Frequent Fliers: Cut Through Airport Security Like a VIP

Nevin Spearman, March 23, 2016
Fares from Washington DC:

    Imagine the following situation: you had a late night with your coworkers on your business trip and now have to take a red-eye flight back home. With your boarding pass in hand, you head to the TSA security screening line.  Did I mention you also have a pounding headache? Do you really want to go through the process of waiting in line, taking your shoes off, removing your laptop and so on? Probably not.

    To ease this pain there are many different programs that allow frequent travelers to go through expedited security screening. Most of us who live at the Canadian border are familiar with NEXUS, or if you’re further south on the Mexican border you probably use or have heard of SENTRI. However, there are also programs available for those who fly domestic and abroad. Our favorites are TSA PreCheck and Global Entry, due to their ease and inclusion of many different locations.

    The TSA making travel easier sounds like a sentence from an Onion article. Maybe it's their way of making up for all of the times they took your Diet Coke because it broke the 3-1-1 liquid rule. Either way, TSA Precheck actually makes travel a lot easier by allowing expedited screening for domestic flights. Members receive a KTN, or Known Traveler Number that they enter when booking flights. Once in the airport, the program allows those signed up to go through a faster line labeled TSA PreCheck. While in the TSA PreCheck line, there is no removal of shoes, laptops, 3-1-1 liquids, belts, or light jackets. Frequent fliers walk through a metal detector and then head off to wait for boarding! It’s that simple. The program is available at more than 150 airports and 12 participating airlines. You can find out if your airport and airline uses the program by checking their website. The only negative of the program is that occasionally members may still have to go through normal security procedures just to keep everyone on their toes.

    Sounds good, right? Well, it gets even better! Global Entry, a program from the U.S. Customs and Border Protection, allows members to use touch-screen kiosks instead of going through the line at customs. This saves travelers time and trouble when entering the U.S. from travel abroad. The program also includes TSA PreCheck and its benefits at no additional cost. Both programs last for five years before the need for renewal.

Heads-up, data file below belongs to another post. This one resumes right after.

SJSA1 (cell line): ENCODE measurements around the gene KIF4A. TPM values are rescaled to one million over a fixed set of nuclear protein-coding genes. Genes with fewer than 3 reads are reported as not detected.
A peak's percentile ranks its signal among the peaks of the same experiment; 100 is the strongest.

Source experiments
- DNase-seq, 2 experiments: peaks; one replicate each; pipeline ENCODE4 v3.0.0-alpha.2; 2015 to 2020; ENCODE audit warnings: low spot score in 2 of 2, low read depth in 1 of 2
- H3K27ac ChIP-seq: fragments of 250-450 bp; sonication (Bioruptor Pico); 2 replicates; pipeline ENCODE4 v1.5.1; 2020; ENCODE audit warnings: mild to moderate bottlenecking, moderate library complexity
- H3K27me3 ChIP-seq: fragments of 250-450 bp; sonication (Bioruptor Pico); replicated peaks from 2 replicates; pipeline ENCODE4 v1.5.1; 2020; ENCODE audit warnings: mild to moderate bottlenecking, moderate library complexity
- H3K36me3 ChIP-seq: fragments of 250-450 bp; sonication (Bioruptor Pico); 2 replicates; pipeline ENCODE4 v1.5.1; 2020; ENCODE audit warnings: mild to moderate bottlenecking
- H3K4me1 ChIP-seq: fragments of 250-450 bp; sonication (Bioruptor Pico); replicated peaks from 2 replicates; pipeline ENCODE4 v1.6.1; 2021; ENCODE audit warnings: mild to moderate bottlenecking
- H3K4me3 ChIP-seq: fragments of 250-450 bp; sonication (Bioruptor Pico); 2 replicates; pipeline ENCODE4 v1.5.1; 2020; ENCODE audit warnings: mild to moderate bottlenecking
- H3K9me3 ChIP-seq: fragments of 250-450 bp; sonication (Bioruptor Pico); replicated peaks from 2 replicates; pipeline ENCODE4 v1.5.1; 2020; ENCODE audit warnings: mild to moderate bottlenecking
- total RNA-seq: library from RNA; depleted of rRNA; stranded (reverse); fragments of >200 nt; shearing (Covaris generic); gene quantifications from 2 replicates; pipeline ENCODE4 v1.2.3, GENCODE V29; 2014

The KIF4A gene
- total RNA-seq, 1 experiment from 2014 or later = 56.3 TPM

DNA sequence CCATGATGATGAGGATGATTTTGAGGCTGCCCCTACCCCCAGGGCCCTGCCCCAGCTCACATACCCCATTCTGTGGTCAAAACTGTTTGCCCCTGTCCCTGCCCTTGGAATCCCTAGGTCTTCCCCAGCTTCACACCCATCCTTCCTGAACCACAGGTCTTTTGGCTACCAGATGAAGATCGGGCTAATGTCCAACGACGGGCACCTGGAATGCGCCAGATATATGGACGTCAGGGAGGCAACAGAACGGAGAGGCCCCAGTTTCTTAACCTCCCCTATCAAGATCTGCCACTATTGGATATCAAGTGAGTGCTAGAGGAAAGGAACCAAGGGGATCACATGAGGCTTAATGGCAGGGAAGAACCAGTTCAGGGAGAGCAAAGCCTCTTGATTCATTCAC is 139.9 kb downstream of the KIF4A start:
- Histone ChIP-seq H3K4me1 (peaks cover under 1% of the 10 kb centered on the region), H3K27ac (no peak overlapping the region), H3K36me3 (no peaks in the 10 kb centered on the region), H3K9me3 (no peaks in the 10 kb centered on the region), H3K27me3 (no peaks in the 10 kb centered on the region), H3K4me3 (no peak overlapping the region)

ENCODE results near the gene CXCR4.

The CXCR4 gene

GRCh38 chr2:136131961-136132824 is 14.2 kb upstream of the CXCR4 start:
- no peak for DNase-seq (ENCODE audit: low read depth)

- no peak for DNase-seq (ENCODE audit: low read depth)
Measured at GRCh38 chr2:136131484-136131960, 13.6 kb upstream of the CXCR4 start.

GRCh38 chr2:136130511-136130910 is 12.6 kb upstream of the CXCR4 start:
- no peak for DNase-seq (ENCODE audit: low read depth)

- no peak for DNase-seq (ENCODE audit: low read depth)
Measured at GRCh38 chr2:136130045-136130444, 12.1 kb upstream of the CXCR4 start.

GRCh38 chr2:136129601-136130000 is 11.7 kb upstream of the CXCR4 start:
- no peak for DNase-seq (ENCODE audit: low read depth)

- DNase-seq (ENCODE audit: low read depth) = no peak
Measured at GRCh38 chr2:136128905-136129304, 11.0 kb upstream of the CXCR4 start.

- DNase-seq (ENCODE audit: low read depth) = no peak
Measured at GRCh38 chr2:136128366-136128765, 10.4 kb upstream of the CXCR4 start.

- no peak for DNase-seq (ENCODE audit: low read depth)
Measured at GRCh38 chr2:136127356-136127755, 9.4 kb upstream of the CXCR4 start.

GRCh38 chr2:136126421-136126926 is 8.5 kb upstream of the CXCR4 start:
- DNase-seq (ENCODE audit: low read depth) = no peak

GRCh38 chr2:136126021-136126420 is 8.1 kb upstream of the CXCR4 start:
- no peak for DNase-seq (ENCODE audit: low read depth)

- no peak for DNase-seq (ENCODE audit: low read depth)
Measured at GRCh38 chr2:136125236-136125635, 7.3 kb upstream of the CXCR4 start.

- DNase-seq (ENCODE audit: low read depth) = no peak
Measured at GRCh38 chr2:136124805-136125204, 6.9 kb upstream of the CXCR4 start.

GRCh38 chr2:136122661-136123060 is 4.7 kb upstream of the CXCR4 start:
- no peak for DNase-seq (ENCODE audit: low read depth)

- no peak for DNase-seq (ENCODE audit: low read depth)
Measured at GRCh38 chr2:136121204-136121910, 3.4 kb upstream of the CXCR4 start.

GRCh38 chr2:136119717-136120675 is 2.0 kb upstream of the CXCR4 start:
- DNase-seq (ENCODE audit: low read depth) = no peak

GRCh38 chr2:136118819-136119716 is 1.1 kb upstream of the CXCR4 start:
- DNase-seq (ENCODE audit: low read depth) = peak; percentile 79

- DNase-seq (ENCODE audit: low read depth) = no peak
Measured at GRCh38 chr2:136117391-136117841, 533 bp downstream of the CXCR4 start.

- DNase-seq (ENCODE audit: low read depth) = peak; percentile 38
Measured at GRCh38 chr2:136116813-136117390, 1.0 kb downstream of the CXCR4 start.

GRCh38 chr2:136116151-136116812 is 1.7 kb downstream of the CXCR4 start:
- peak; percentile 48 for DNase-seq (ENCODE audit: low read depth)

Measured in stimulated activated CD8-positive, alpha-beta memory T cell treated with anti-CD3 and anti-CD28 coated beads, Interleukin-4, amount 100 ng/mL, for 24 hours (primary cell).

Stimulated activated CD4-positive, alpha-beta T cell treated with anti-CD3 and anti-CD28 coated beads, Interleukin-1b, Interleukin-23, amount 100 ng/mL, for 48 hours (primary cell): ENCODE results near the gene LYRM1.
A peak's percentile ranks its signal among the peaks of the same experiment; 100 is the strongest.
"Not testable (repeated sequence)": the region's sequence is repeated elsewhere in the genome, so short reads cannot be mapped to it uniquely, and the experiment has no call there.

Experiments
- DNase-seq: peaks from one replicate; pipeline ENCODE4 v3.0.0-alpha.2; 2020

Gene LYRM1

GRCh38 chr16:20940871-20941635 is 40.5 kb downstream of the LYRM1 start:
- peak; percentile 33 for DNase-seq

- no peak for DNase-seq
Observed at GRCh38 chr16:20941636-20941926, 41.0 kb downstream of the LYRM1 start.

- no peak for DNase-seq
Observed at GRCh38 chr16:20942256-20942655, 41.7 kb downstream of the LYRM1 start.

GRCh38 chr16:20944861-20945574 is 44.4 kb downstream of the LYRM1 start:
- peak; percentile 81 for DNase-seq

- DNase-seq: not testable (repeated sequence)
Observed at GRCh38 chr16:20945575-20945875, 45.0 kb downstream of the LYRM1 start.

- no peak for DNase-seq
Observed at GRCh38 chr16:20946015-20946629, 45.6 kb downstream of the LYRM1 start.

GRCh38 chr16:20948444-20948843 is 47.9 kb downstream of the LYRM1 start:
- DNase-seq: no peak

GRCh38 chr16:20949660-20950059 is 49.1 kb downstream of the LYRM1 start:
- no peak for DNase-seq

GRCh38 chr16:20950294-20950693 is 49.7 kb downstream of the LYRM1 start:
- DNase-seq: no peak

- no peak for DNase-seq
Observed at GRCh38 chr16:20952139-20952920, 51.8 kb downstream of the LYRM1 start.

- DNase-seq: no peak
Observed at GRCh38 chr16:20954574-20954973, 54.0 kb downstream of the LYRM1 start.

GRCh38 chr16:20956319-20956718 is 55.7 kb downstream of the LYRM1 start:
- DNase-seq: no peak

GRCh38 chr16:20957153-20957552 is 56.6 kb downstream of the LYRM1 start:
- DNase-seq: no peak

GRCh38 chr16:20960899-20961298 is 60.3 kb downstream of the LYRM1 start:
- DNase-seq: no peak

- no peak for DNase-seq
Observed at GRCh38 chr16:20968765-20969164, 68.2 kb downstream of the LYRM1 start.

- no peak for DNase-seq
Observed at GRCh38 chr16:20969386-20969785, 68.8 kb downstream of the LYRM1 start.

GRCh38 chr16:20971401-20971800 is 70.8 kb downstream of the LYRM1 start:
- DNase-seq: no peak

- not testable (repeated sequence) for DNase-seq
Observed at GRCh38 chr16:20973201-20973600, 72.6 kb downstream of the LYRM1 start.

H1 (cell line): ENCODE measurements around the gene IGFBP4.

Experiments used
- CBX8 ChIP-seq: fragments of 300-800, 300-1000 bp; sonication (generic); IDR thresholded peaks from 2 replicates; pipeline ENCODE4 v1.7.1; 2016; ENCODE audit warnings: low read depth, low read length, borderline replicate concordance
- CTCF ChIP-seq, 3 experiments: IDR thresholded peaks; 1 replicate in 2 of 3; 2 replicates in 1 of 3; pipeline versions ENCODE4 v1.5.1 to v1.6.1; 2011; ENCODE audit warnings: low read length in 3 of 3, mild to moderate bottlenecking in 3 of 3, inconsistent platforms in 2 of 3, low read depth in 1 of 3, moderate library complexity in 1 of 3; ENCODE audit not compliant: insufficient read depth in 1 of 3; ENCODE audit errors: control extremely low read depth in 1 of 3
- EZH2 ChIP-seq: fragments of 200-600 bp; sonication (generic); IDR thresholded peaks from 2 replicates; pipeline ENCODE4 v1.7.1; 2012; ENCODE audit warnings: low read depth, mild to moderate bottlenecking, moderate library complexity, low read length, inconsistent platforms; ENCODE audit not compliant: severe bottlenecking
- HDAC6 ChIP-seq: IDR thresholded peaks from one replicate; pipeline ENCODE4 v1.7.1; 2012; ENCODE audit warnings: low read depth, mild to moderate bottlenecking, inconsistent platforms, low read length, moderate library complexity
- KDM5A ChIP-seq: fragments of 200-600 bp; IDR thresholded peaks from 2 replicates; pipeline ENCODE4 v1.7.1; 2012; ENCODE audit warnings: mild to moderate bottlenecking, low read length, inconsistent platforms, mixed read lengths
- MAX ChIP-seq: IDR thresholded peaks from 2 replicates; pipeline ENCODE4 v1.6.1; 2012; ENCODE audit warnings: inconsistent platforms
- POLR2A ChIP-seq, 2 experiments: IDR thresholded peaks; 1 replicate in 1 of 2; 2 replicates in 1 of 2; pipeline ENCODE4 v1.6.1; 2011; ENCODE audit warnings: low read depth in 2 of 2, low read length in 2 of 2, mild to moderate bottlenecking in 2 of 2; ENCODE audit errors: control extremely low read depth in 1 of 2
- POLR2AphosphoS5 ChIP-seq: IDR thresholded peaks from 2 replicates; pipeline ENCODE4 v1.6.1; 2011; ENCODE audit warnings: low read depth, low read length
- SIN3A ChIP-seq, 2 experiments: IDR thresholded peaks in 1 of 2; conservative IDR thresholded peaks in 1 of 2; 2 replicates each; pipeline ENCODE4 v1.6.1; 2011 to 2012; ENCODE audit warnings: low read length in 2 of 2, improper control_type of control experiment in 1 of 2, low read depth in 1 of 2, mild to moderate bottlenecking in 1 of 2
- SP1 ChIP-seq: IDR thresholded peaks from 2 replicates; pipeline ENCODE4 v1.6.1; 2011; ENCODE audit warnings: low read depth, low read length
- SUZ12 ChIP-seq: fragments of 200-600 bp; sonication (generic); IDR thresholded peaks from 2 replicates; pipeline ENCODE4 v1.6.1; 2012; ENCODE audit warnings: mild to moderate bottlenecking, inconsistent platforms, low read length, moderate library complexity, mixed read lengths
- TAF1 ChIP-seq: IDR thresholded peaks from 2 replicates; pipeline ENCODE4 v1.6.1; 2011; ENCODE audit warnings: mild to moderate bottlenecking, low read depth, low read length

By now you are probably wondering which one is for you? Well, it depends on how you travel. Below is a quick summary of each program.

    TSA PreCheck

    • Domestic flights only
    • Available at 150 airports & 12 participating airlines
    • Allows you to go through an expedited screening line
    • No removal of shoes, laptops, 3-1-1 liquids, belts, and light jackets
    • Cost $85

    Global Entry

    • Includes TSA PreCheck and its benefits
    • Also allows members to use touch-screen kiosks instead of going through the lines at customs when entering the U.S
    • Cost $100

    Personally, we recommend Global Entry because you get the benefits of TSA PreCheck and Global Entry for $100, which is only $15 dollars more than TSA PreCheck. However, if you really only fly for business or don’t plan to go abroad within five years of signing up, then TSA PreCheck is the better choice. Applying for both programs requires you to go through interviews before receiving access. For more information on if you’re eligible and to apply for TSA PreCheck check out their site, or if you’re interested in Global Entry click here.  

    TSA PreCheck

    ·        Domestic flights only

    ·        Available at 150 airports & 12 participating airlines

    ·        Allows you to go through an expedited screening line

    ·        No removal of shoes, laptops, 3-1-1 liquids, belts, and light jackets

    ·        Cost $85 

    Global Entry

    ·        Includes TSA PreCheck and its benefits

    ·        Also allows members to use touch-screen kiosks instead of going through the lines at customs when entering the U.S

    ·        Cost $100

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